WP 104 Possible Azithromycin Treatment Failure Among 3 Men with Neisseria Gonorrhoeae Infection Treated Solely with Azithromycin, New York City Health Department Sexually Transmitted Disease (NYC STD) Clinics, 2015-2016

Wednesday, September 21, 2016
Galleria Exhibit Hall
Julie Schillinger, MD, MSc, Bureau of Sexually Transmitted Disease Control, NYC Department of Health & Mental Hygiene, Division of Sexually Transmitted Disease Prevention, Centers for Disease Control and Prevention, Long Island City, NY, Ebiere Okah, BA, School of Medicine, Icahn School of Medicine at Mount Sinai, New York, NY and Susan Blank2 3, MD, MPH, US Centers for Disease Control, Division of STD Prevention, New York City Department of Health and Mental Hygiene

Background:  Neisseria gonorrhoeae (NG) isolates from NYC STD clinic patients are tested for azithromycin (AZ) susceptibility using e-test. Isolates with minimum inhibitory concentration (MIC) > 2ug/ml are considered to have reduced susceptibility. At 2 NYC STD clinics, men-who-have-sex-with-men (MSM) with laboratory-confirmed NG are asked to return for test-of-cure (TOC) 7 days after treatment.

Methods:  Reviewing electronic medical record data, we identified case-patients with positive NG culture following treatment with AZ alone. Demographic, sexual behavior, anatomic site of specimen collection, and NG laboratory testing data were extracted.

Results:  Case A: 28 year old white non-Hispanic HIV-negative MSM  presumptively treated with AZ/2 grams, had culture-confirmed urethral NG infection (AZ MIC =3 ug/ml); he returned 14 days later with symptom recrudescence, and reported one interim male sex partner. NG urine nucleic acid amplification test (NAAT) was positive, urethral culture not done; oropharyngeal culture was positive (AZ MIC >256 ug/ml). Case B: 31 year old white non-Hispanic HIV-negative MSM presumptively treated with AZ/2 grams, had culture-confirmed urethral NG infection (AZ MIC = 1 ug/ml), returned for routine TOC 14 days later. He reported no interim partners, no symptoms, and was not treated at the TOC visit, however the TOC NG urine NAAT was positive (no culture done). Patient returned for treatment and reported no interim partners. He had light, mucousy urethral discharge, and urethral NG culture from that visit was positive (AZ MIC=2ug/ml). Case C: 41 year old Hispanic HIV-status-unknown male heterosexual treated for NAAT-confirmed NG with AZ/2 grams, presented with persistent urethral discharge 5 weeks after treatment. He reported at least one interim sex partner. Urethral discharge was scant, clear. Urethral NG culture was positive, with AZ MIC >256 ug/ml.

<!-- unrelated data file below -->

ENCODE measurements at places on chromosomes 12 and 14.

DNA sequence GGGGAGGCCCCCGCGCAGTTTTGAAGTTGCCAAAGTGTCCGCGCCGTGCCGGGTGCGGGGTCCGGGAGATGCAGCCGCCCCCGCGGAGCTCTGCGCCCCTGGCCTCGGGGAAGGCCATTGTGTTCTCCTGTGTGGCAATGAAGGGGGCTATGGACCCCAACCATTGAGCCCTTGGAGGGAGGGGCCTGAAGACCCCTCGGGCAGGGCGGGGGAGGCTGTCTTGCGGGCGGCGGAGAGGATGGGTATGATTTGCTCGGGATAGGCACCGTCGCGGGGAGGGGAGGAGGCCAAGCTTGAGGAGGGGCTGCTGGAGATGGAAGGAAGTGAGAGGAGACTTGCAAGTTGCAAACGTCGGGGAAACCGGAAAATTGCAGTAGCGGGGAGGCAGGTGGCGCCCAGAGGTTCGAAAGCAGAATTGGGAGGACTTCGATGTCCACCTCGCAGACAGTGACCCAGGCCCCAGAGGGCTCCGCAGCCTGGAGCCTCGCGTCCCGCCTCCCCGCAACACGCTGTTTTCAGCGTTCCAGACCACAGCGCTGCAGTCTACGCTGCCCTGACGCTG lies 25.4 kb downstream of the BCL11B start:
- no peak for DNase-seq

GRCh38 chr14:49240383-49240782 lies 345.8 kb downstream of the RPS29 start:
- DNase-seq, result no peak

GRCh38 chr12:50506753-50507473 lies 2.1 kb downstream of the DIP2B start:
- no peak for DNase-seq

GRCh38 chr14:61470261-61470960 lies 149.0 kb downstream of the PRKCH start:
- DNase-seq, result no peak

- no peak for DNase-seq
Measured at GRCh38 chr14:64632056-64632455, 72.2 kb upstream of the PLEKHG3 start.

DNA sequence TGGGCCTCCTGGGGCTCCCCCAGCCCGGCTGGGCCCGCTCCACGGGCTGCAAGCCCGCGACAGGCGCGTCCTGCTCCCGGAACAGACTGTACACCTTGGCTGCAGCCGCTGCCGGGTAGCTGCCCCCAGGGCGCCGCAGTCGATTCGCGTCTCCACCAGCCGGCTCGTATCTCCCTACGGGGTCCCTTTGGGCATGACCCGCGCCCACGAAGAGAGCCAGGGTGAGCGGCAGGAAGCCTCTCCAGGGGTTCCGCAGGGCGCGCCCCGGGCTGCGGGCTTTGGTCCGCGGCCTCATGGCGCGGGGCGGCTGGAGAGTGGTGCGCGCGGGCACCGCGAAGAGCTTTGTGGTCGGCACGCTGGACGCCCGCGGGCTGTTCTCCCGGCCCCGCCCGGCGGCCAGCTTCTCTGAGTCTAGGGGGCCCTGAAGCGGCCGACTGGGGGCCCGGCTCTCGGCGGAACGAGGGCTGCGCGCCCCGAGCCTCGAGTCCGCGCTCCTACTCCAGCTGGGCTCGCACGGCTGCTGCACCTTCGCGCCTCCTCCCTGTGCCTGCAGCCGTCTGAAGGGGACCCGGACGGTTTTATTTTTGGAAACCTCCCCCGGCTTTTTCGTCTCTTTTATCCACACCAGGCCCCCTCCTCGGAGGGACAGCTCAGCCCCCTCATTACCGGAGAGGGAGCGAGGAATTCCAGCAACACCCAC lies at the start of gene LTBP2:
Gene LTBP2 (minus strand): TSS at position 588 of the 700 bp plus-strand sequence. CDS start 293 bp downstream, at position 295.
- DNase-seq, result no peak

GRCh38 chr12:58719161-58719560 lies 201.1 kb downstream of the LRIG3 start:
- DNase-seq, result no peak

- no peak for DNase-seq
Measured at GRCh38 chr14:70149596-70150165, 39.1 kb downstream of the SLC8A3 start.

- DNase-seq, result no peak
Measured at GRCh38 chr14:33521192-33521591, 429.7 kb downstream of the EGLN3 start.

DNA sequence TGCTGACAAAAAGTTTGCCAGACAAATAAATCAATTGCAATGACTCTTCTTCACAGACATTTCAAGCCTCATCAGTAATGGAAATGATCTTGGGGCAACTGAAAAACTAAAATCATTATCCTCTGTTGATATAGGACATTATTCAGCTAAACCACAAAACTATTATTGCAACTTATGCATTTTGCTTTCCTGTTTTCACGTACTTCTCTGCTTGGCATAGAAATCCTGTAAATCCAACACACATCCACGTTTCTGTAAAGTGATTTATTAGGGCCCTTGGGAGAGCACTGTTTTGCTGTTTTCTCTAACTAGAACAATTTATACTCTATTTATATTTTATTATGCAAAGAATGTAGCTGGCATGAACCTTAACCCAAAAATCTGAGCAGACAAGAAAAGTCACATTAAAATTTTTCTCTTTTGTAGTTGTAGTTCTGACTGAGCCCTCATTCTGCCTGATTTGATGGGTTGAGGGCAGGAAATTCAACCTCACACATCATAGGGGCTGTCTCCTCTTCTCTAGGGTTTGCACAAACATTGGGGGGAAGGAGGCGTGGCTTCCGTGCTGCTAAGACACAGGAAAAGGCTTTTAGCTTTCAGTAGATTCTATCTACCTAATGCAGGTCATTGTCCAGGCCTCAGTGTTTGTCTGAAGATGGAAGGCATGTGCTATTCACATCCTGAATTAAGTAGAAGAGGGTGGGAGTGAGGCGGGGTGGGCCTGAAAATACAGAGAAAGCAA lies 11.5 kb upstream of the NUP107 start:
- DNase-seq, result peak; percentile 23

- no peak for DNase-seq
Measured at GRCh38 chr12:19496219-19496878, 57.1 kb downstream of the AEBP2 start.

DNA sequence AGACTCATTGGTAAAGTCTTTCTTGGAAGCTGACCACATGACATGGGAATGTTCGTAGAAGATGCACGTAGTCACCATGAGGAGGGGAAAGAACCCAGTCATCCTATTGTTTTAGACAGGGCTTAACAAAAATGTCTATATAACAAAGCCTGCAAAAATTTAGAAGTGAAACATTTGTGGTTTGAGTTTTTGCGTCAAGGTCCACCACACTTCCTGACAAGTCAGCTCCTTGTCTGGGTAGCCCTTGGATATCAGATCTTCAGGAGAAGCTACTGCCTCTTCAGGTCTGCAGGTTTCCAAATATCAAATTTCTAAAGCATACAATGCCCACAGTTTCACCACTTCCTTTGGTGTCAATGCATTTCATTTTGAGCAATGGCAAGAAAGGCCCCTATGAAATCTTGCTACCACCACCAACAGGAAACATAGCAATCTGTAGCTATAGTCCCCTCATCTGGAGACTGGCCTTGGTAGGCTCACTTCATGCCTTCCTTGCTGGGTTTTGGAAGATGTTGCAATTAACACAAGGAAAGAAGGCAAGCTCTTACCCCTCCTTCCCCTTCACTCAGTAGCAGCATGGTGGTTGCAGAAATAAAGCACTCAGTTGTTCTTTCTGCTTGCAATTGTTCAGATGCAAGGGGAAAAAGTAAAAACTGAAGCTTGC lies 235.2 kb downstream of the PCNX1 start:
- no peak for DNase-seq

Conclusions: Persistent and recurrent symptoms in men with NG isolates with elevated AZ MIC suggest AZ treatment failure in 3 NYC NG case-patients.